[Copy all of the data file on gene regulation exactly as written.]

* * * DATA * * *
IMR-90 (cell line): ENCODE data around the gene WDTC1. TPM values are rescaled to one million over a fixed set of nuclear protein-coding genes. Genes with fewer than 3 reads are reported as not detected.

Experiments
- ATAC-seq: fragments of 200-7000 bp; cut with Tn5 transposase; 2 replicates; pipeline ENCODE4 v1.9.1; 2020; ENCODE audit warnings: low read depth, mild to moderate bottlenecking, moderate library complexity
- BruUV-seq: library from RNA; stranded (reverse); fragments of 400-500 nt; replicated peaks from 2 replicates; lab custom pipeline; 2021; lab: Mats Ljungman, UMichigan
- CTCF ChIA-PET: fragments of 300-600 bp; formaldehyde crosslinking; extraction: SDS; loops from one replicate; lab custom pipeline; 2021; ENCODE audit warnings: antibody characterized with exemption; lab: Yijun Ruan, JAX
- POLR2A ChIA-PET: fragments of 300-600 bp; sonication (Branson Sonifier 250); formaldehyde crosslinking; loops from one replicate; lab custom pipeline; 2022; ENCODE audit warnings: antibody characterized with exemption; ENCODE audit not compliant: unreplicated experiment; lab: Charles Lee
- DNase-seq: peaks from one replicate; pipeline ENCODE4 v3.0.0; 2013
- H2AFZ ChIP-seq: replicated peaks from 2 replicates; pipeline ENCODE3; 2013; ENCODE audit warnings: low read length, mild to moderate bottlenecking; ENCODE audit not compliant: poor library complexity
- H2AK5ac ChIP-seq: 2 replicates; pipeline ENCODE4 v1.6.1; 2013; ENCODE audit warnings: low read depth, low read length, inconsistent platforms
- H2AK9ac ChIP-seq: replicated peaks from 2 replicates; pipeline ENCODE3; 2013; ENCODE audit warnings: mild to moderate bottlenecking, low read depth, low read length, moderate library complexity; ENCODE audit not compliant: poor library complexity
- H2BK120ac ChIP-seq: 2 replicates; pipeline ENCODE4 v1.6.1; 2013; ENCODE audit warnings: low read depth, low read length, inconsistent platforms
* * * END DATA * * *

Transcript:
IMR-90 (cell line): ENCODE data around the gene WDTC1. TPM values are rescaled to one million over a fixed set of nuclear protein-coding genes. Genes with fewer than 3 reads are reported as not detected.

Experiments
- ATAC-seq: fragments of 200-7000 bp; cut with Tn5 transposase; 2 replicates; pipeline ENCODE4 v1.9.1; 2020; ENCODE audit warnings: low read depth, mild to moderate bottlenecking, moderate library complexity
- BruUV-seq: library from RNA; stranded (reverse); fragments of 400-500 nt; replicated peaks from 2 replicates; lab custom pipeline; 2021; lab: Mats Ljungman, UMichigan
- CTCF ChIA-PET: fragments of 300-600 bp; formaldehyde crosslinking; extraction: SDS; loops from one replicate; lab custom pipeline; 2021; ENCODE audit warnings: antibody characterized with exemption; lab: Yijun Ruan, JAX
- POLR2A ChIA-PET: fragments of 300-600 bp; sonication (Branson Sonifier 250); formaldehyde crosslinking; loops from one replicate; lab custom pipeline; 2022; ENCODE audit warnings: antibody characterized with exemption; ENCODE audit not compliant: unreplicated experiment; lab: Charles Lee
- DNase-seq: peaks from one replicate; pipeline ENCODE4 v3.0.0; 2013
- H2AFZ ChIP-seq: replicated peaks from 2 replicates; pipeline ENCODE3; 2013; ENCODE audit warnings: low read length, mild to moderate bottlenecking; ENCODE audit not compliant: poor library complexity
- H2AK5ac ChIP-seq: 2 replicates; pipeline ENCODE4 v1.6.1; 2013; ENCODE audit warnings: low read depth, low read length, inconsistent platforms
- H2AK9ac ChIP-seq: replicated peaks from 2 replicates; pipeline ENCODE3; 2013; ENCODE audit warnings: mild to moderate bottlenecking, low read depth, low read length, moderate library complexity; ENCODE audit not compliant: poor library complexity
- H2BK120ac ChIP-seq: 2 replicates; pipeline ENCODE4 v1.6.1; 2013; ENCODE audit warnings: low read depth, low read length, inconsistent platforms